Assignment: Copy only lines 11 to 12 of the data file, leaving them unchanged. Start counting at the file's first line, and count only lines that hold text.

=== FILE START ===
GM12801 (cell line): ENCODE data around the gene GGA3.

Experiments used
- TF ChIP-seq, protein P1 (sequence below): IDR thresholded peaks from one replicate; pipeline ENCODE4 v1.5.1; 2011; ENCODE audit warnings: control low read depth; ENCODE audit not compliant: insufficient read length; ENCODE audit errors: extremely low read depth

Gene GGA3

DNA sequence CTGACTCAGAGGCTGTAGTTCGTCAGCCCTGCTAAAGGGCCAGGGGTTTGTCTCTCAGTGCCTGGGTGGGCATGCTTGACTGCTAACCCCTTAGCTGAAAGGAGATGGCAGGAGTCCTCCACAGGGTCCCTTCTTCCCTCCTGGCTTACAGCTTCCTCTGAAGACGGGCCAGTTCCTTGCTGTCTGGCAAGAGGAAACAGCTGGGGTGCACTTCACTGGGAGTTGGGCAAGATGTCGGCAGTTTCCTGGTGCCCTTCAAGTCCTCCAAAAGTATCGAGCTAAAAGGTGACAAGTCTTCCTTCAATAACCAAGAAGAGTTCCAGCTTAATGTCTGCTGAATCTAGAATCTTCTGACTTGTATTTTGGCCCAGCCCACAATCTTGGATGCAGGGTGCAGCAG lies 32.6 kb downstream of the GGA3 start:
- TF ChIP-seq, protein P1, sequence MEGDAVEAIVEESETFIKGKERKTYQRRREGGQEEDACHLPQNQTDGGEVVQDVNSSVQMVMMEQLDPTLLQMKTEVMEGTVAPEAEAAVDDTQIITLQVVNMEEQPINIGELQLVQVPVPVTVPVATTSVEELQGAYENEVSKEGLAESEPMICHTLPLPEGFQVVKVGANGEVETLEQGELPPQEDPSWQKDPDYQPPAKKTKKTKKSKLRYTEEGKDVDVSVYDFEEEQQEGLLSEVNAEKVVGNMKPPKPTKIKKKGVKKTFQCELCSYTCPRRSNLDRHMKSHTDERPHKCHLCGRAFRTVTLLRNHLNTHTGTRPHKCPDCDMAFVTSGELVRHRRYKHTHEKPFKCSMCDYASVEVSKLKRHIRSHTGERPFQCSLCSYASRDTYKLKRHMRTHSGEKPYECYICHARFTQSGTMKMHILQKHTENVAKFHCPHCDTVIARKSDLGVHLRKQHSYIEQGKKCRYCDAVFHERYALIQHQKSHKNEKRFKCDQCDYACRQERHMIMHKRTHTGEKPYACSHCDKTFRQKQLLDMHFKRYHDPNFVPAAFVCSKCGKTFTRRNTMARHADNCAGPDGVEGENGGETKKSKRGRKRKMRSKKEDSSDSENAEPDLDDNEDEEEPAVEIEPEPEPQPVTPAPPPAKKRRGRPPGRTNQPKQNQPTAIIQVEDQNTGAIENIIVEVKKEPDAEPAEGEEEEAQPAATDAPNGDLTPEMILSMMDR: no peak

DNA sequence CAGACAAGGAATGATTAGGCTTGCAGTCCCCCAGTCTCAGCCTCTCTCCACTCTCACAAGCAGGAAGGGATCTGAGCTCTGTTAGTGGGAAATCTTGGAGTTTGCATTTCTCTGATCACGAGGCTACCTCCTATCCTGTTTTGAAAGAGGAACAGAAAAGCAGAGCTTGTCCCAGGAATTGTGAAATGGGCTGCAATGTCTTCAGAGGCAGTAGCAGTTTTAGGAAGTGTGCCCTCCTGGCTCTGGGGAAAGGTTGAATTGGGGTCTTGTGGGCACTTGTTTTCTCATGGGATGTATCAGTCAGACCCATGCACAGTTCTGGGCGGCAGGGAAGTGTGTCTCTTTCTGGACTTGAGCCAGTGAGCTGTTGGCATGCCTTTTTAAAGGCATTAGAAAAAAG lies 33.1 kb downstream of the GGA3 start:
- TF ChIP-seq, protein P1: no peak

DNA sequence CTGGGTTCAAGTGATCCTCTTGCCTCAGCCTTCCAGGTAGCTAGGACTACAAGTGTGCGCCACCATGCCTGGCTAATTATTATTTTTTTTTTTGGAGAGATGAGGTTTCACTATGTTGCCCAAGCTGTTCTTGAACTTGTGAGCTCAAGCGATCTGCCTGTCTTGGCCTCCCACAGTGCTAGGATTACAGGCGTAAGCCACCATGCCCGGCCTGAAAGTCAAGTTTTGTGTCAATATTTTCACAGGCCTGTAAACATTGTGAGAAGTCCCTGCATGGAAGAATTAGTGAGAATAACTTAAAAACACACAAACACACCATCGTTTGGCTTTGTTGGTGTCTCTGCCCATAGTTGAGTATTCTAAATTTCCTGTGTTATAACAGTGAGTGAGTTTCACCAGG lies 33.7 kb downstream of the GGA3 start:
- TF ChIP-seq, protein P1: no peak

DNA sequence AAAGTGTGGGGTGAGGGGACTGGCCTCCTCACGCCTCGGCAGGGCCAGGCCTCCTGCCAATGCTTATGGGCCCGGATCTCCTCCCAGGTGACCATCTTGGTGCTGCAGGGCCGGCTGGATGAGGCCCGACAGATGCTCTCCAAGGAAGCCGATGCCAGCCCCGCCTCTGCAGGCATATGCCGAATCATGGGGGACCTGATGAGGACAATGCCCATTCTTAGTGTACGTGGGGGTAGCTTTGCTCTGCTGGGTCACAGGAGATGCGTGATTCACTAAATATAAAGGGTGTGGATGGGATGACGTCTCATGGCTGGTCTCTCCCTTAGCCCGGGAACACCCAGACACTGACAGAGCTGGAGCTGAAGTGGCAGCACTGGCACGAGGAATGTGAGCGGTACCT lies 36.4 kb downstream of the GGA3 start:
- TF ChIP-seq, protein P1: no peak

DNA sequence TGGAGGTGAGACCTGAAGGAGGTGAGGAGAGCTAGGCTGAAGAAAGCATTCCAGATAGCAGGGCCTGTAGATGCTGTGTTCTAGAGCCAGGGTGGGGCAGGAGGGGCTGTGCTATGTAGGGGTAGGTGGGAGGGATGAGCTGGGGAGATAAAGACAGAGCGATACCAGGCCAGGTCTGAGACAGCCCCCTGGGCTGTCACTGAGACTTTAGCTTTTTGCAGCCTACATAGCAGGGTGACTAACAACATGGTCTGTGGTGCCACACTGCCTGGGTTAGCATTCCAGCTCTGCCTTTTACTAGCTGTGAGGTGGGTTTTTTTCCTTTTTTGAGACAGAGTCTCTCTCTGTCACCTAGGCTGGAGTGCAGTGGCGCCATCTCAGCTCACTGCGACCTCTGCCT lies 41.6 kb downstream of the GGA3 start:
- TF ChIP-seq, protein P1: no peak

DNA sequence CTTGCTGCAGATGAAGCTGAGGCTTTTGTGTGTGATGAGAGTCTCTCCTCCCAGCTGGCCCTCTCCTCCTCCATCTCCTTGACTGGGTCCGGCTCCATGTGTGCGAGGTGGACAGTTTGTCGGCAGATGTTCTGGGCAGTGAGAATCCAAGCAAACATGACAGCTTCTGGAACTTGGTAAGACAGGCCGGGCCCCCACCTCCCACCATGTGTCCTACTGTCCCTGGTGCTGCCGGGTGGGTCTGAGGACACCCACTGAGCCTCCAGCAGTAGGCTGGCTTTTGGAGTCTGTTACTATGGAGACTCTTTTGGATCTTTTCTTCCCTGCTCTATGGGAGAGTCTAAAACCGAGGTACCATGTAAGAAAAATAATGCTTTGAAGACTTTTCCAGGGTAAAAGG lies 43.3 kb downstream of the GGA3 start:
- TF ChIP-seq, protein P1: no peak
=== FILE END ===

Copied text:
DNA sequence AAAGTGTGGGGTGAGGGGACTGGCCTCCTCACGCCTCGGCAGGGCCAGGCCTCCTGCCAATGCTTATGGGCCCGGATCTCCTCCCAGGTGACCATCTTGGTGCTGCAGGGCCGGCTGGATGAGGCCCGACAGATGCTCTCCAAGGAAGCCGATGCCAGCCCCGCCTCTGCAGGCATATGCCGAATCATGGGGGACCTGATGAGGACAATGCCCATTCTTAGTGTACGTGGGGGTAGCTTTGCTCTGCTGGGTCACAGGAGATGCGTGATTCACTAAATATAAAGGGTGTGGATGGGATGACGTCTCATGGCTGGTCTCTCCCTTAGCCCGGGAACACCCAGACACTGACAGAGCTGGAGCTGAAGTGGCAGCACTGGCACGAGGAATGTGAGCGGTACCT lies 36.4 kb downstream of the GGA3 start:
- TF ChIP-seq, protein P1: no peak